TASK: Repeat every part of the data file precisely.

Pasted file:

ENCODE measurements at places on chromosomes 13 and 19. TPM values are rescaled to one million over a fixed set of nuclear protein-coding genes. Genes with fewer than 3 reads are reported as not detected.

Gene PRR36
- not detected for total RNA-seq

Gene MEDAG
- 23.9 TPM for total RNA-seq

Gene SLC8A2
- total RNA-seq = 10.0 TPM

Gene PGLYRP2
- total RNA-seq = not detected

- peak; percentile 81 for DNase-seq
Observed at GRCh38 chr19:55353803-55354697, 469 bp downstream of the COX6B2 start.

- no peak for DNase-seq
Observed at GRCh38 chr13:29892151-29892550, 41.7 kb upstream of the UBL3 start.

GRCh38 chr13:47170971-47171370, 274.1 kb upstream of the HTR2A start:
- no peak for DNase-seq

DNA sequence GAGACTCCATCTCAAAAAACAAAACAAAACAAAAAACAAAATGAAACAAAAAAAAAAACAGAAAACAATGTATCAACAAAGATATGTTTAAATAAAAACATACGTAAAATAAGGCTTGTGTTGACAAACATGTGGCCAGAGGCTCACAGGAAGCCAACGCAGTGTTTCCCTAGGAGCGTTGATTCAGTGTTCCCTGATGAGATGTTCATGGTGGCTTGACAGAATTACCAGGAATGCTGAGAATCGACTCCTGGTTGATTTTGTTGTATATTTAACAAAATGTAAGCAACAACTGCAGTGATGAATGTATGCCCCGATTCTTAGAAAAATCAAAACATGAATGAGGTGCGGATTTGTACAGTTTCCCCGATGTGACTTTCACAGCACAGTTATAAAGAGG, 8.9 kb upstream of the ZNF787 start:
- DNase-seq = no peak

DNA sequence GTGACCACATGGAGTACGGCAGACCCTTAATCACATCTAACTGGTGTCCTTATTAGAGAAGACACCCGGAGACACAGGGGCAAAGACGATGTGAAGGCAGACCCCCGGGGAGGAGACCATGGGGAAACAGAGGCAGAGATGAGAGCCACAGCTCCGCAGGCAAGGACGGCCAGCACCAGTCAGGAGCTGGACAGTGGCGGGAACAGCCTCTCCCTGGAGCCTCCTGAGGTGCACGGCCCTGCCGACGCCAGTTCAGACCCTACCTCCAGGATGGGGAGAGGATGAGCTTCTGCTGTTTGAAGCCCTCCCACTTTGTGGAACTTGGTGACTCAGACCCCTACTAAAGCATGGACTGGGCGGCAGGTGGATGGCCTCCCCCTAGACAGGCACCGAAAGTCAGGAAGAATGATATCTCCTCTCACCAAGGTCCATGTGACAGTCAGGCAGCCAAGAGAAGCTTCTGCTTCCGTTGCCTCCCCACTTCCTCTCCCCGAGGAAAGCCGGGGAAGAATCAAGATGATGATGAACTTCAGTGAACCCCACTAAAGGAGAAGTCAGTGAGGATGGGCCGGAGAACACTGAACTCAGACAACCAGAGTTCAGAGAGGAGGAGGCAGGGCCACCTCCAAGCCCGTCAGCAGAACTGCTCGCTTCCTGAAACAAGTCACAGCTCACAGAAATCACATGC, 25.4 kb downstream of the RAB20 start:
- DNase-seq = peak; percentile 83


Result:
ENCODE measurements at places on chromosomes 13 and 19. TPM values are rescaled to one million over a fixed set of nuclear protein-coding genes. Genes with fewer than 3 reads are reported as not detected.

Gene PRR36
- not detected for total RNA-seq

Gene MEDAG
- 23.9 TPM for total RNA-seq

Gene SLC8A2
- total RNA-seq = 10.0 TPM

Gene PGLYRP2
- total RNA-seq = not detected

- peak; percentile 81 for DNase-seq
Observed at GRCh38 chr19:55353803-55354697, 469 bp downstream of the COX6B2 start.

- no peak for DNase-seq
Observed at GRCh38 chr13:29892151-29892550, 41.7 kb upstream of the UBL3 start.

GRCh38 chr13:47170971-47171370, 274.1 kb upstream of the HTR2A start:
- no peak for DNase-seq

DNA sequence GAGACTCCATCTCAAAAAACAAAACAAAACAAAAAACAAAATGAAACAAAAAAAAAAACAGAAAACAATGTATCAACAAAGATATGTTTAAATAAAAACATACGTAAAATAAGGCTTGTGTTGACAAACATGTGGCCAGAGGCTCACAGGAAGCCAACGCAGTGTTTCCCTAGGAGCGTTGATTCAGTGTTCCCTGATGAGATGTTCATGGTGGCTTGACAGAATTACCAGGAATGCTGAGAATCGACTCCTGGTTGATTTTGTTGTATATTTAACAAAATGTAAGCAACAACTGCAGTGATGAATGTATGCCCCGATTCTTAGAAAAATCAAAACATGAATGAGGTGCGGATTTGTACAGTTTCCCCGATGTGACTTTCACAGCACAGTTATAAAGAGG, 8.9 kb upstream of the ZNF787 start:
- DNase-seq = no peak

DNA sequence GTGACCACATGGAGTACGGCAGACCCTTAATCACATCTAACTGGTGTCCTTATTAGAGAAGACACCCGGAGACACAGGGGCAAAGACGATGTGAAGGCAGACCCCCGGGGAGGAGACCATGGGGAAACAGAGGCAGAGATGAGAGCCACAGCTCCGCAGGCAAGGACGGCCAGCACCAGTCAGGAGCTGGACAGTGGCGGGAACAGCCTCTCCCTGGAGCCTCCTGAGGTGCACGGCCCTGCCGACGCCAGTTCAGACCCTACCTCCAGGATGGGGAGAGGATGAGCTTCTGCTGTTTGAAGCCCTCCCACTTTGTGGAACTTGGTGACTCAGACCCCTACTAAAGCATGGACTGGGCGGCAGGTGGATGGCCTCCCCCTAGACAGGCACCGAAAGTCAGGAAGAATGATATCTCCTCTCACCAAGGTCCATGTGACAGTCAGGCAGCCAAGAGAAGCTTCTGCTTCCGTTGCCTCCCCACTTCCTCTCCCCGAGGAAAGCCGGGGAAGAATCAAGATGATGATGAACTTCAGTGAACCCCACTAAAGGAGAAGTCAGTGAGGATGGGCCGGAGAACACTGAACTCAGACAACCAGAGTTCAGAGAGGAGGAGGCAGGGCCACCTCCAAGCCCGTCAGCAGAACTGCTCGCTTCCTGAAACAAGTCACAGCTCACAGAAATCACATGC, 25.4 kb downstream of the RAB20 start:
- DNase-seq = peak; percentile 83